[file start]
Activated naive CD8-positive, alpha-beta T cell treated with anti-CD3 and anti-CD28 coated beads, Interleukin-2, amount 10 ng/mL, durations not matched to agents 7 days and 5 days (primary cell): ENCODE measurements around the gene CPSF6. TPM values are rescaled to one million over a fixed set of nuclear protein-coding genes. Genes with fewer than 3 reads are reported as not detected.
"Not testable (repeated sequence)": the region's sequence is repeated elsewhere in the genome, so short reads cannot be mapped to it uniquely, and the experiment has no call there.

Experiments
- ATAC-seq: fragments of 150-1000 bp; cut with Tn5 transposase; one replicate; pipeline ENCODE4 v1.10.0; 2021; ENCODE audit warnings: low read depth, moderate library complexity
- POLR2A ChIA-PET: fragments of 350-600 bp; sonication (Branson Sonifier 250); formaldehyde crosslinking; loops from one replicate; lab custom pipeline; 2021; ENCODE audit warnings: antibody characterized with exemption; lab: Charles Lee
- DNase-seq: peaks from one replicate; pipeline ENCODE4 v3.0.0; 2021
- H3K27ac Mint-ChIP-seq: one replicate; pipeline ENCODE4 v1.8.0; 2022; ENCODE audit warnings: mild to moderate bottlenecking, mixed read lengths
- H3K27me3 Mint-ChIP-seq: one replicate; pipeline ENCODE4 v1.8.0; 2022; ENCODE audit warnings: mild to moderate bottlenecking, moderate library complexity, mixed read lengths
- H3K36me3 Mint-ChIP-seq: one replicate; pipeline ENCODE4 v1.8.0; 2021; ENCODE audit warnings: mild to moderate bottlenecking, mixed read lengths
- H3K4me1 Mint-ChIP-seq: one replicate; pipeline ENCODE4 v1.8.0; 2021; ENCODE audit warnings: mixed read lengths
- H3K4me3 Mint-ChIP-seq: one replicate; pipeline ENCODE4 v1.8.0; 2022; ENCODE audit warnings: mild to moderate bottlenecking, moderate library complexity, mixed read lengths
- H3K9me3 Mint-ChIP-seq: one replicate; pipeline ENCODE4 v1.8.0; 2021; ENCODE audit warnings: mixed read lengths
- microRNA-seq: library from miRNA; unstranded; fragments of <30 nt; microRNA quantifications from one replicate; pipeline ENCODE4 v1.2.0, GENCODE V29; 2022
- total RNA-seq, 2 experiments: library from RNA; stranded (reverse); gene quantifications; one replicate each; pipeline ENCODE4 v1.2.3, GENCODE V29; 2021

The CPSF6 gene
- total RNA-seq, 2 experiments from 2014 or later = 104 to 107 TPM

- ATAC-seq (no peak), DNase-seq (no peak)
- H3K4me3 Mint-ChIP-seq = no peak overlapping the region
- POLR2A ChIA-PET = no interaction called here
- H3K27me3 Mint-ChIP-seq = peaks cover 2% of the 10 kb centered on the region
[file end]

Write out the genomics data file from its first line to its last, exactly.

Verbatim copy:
Activated naive CD8-positive, alpha-beta T cell treated with anti-CD3 and anti-CD28 coated beads, Interleukin-2, amount 10 ng/mL, durations not matched to agents 7 days and 5 days (primary cell): ENCODE measurements around the gene CPSF6. TPM values are rescaled to one million over a fixed set of nuclear protein-coding genes. Genes with fewer than 3 reads are reported as not detected.
"Not testable (repeated sequence)": the region's sequence is repeated elsewhere in the genome, so short reads cannot be mapped to it uniquely, and the experiment has no call there.

Experiments
- ATAC-seq: fragments of 150-1000 bp; cut with Tn5 transposase; one replicate; pipeline ENCODE4 v1.10.0; 2021; ENCODE audit warnings: low read depth, moderate library complexity
- POLR2A ChIA-PET: fragments of 350-600 bp; sonication (Branson Sonifier 250); formaldehyde crosslinking; loops from one replicate; lab custom pipeline; 2021; ENCODE audit warnings: antibody characterized with exemption; lab: Charles Lee
- DNase-seq: peaks from one replicate; pipeline ENCODE4 v3.0.0; 2021
- H3K27ac Mint-ChIP-seq: one replicate; pipeline ENCODE4 v1.8.0; 2022; ENCODE audit warnings: mild to moderate bottlenecking, mixed read lengths
- H3K27me3 Mint-ChIP-seq: one replicate; pipeline ENCODE4 v1.8.0; 2022; ENCODE audit warnings: mild to moderate bottlenecking, moderate library complexity, mixed read lengths
- H3K36me3 Mint-ChIP-seq: one replicate; pipeline ENCODE4 v1.8.0; 2021; ENCODE audit warnings: mild to moderate bottlenecking, mixed read lengths
- H3K4me1 Mint-ChIP-seq: one replicate; pipeline ENCODE4 v1.8.0; 2021; ENCODE audit warnings: mixed read lengths
- H3K4me3 Mint-ChIP-seq: one replicate; pipeline ENCODE4 v1.8.0; 2022; ENCODE audit warnings: mild to moderate bottlenecking, moderate library complexity, mixed read lengths
- H3K9me3 Mint-ChIP-seq: one replicate; pipeline ENCODE4 v1.8.0; 2021; ENCODE audit warnings: mixed read lengths
- microRNA-seq: library from miRNA; unstranded; fragments of <30 nt; microRNA quantifications from one replicate; pipeline ENCODE4 v1.2.0, GENCODE V29; 2022
- total RNA-seq, 2 experiments: library from RNA; stranded (reverse); gene quantifications; one replicate each; pipeline ENCODE4 v1.2.3, GENCODE V29; 2021

The CPSF6 gene
- total RNA-seq, 2 experiments from 2014 or later = 104 to 107 TPM

- ATAC-seq (no peak), DNase-seq (no peak)
- H3K4me3 Mint-ChIP-seq = no peak overlapping the region
- POLR2A ChIA-PET = no interaction called here
- H3K27me3 Mint-ChIP-seq = peaks cover 2% of the 10 kb centered on the region